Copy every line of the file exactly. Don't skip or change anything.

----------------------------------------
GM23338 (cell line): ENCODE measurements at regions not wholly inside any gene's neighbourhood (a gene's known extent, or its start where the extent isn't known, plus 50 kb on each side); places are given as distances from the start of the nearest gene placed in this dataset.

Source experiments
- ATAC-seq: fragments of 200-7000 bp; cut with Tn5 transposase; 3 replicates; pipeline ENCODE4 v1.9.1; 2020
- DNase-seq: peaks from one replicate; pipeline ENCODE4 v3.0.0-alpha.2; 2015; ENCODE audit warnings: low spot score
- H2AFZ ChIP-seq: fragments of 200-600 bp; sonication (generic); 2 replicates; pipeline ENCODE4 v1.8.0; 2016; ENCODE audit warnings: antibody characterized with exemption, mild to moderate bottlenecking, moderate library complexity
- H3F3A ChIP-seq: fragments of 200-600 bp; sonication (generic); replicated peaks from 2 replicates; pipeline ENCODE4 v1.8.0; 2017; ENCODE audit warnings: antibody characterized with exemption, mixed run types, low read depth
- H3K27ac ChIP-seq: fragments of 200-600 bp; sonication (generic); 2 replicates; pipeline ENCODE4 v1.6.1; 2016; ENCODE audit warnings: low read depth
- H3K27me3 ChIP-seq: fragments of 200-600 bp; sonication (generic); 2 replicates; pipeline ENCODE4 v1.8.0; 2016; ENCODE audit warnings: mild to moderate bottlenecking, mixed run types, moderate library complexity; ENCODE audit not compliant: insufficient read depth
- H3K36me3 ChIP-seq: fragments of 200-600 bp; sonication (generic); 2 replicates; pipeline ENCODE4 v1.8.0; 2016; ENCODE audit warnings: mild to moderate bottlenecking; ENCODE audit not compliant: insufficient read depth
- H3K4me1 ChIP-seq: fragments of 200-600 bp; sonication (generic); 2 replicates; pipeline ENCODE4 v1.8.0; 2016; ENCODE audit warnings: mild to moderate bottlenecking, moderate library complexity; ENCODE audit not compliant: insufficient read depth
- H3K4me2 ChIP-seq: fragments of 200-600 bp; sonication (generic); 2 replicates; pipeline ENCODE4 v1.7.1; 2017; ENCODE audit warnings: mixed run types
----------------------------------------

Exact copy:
GM23338 (cell line): ENCODE measurements at regions not wholly inside any gene's neighbourhood (a gene's known extent, or its start where the extent isn't known, plus 50 kb on each side); places are given as distances from the start of the nearest gene placed in this dataset.

Source experiments
- ATAC-seq: fragments of 200-7000 bp; cut with Tn5 transposase; 3 replicates; pipeline ENCODE4 v1.9.1; 2020
- DNase-seq: peaks from one replicate; pipeline ENCODE4 v3.0.0-alpha.2; 2015; ENCODE audit warnings: low spot score
- H2AFZ ChIP-seq: fragments of 200-600 bp; sonication (generic); 2 replicates; pipeline ENCODE4 v1.8.0; 2016; ENCODE audit warnings: antibody characterized with exemption, mild to moderate bottlenecking, moderate library complexity
- H3F3A ChIP-seq: fragments of 200-600 bp; sonication (generic); replicated peaks from 2 replicates; pipeline ENCODE4 v1.8.0; 2017; ENCODE audit warnings: antibody characterized with exemption, mixed run types, low read depth
- H3K27ac ChIP-seq: fragments of 200-600 bp; sonication (generic); 2 replicates; pipeline ENCODE4 v1.6.1; 2016; ENCODE audit warnings: low read depth
- H3K27me3 ChIP-seq: fragments of 200-600 bp; sonication (generic); 2 replicates; pipeline ENCODE4 v1.8.0; 2016; ENCODE audit warnings: mild to moderate bottlenecking, mixed run types, moderate library complexity; ENCODE audit not compliant: insufficient read depth
- H3K36me3 ChIP-seq: fragments of 200-600 bp; sonication (generic); 2 replicates; pipeline ENCODE4 v1.8.0; 2016; ENCODE audit warnings: mild to moderate bottlenecking; ENCODE audit not compliant: insufficient read depth
- H3K4me1 ChIP-seq: fragments of 200-600 bp; sonication (generic); 2 replicates; pipeline ENCODE4 v1.8.0; 2016; ENCODE audit warnings: mild to moderate bottlenecking, moderate library complexity; ENCODE audit not compliant: insufficient read depth
- H3K4me2 ChIP-seq: fragments of 200-600 bp; sonication (generic); 2 replicates; pipeline ENCODE4 v1.7.1; 2017; ENCODE audit warnings: mixed run types